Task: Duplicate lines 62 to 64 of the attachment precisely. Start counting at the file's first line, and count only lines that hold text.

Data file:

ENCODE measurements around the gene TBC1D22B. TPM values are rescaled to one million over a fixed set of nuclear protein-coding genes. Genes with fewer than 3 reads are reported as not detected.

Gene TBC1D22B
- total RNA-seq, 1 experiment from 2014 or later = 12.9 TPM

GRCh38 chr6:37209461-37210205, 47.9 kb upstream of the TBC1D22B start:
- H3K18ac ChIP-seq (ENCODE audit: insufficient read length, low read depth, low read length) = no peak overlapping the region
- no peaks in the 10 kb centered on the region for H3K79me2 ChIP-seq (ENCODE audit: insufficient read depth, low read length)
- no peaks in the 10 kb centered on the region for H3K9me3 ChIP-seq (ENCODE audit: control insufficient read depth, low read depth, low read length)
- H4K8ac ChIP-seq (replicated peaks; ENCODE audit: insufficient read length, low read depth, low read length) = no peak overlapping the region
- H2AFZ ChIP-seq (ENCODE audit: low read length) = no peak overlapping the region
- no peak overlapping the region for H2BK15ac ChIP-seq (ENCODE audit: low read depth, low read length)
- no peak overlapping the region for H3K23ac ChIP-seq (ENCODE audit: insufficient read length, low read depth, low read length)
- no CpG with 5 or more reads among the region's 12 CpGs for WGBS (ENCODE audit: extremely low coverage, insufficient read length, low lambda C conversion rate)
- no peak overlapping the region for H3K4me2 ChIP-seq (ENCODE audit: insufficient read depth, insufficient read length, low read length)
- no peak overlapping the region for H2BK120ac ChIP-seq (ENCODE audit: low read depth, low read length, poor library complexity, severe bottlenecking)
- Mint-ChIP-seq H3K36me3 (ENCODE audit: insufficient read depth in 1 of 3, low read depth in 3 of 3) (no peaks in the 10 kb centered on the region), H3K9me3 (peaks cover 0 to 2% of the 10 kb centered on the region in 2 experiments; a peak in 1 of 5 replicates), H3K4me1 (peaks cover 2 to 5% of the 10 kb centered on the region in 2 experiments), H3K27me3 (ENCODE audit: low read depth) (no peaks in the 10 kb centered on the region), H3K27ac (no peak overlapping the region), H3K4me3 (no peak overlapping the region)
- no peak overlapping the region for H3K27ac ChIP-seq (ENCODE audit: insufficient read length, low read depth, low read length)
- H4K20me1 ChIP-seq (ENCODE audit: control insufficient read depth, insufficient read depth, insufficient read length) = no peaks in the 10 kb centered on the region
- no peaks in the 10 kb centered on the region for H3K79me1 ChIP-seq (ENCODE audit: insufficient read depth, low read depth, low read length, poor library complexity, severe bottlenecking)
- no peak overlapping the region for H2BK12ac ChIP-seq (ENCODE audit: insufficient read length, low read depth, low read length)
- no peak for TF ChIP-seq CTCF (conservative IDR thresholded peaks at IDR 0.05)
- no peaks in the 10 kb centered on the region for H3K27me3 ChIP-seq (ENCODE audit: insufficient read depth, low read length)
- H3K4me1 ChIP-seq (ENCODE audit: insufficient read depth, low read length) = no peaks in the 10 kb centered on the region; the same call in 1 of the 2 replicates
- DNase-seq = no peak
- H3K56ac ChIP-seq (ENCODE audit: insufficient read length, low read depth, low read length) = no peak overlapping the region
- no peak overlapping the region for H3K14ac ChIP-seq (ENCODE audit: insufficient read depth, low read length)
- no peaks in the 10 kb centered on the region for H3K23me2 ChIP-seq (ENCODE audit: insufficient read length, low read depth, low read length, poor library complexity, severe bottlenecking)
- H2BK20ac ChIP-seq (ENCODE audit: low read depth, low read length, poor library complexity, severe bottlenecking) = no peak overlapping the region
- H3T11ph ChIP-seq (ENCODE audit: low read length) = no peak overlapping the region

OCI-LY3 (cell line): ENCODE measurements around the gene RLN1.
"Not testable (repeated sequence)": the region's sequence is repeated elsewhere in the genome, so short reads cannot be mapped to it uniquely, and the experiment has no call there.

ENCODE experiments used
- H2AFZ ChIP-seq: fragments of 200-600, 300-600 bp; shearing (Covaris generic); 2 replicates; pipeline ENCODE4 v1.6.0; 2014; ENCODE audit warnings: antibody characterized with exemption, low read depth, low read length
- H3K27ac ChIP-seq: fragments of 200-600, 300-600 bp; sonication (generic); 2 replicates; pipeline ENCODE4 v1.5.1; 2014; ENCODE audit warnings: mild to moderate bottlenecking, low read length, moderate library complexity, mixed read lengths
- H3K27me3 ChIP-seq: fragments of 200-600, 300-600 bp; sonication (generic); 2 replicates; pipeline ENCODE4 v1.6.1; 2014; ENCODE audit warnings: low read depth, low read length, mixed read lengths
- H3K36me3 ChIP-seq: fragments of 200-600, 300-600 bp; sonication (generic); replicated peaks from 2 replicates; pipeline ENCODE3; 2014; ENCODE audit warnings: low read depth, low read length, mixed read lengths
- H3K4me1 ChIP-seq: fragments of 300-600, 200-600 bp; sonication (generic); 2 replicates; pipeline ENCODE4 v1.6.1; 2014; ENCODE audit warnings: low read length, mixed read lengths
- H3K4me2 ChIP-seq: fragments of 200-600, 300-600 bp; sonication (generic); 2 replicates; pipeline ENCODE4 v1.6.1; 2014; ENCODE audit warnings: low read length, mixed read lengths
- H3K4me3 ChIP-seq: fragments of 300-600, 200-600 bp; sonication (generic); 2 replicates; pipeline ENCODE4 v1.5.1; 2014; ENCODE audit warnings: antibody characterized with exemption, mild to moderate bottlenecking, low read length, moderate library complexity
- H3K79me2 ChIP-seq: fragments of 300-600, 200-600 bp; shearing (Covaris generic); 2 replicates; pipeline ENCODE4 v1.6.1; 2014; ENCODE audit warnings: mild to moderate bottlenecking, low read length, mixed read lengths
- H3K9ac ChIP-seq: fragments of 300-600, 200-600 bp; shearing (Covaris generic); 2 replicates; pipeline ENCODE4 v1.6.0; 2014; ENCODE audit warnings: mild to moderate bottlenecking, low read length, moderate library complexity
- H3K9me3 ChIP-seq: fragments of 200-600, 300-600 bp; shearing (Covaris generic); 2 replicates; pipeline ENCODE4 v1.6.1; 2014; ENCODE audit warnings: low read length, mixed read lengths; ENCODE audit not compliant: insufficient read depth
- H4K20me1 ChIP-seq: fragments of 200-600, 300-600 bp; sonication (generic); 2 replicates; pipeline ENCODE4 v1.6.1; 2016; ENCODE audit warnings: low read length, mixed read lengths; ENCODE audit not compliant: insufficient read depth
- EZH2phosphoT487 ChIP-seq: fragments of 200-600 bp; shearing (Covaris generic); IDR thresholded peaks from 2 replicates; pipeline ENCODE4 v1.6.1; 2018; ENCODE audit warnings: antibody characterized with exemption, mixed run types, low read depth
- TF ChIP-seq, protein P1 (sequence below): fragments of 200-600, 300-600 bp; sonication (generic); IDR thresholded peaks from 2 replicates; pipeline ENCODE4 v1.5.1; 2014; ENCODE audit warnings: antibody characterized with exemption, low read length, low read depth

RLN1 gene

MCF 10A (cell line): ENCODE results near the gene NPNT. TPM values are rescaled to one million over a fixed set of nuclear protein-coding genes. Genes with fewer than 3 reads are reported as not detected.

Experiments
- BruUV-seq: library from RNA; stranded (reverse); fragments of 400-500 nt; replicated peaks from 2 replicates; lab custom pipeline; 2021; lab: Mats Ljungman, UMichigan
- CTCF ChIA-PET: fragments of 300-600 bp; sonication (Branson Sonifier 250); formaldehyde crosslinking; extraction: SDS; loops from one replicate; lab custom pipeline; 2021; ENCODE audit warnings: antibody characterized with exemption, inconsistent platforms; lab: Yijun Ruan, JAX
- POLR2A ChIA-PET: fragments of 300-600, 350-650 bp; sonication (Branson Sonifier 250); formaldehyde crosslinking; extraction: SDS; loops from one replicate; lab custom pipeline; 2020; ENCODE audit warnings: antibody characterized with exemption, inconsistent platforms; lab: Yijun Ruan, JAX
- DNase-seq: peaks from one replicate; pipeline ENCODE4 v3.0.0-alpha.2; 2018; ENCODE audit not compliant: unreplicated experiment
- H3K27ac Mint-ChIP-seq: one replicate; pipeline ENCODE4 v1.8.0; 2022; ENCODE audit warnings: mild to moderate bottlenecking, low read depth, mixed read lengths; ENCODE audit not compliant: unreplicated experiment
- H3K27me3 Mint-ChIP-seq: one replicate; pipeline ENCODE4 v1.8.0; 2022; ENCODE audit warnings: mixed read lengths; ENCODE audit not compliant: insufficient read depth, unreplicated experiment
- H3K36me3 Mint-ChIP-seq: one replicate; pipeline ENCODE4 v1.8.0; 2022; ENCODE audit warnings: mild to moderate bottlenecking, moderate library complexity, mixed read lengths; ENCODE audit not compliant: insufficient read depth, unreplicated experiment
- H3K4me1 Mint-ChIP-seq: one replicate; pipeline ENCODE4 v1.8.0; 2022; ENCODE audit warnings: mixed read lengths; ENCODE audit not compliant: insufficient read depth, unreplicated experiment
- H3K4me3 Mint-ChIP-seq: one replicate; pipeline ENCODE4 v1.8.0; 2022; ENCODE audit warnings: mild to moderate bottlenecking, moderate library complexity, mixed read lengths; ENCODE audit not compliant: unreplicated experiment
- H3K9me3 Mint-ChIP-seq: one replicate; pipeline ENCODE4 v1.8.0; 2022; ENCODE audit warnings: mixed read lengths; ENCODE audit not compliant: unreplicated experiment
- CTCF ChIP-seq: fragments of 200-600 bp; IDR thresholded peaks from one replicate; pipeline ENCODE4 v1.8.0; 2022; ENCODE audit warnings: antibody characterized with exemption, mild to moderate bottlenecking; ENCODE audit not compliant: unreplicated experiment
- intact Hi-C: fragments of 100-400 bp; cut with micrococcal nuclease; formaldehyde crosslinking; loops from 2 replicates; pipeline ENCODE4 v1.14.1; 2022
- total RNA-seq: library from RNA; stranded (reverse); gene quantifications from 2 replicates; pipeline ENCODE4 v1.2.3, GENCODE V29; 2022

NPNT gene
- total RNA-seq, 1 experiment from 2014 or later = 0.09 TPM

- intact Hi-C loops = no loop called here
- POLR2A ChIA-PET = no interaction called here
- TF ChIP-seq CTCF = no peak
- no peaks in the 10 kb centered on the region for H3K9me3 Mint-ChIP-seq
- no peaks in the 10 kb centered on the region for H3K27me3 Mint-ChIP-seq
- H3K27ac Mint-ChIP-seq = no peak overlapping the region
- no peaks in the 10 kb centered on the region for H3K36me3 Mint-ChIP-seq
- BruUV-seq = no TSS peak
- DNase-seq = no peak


- total RNA-seq, 1 experiment from 2014 or later = 0.09 TPM

- intact Hi-C loops = no loop called here
- POLR2A ChIA-PET = no interaction called here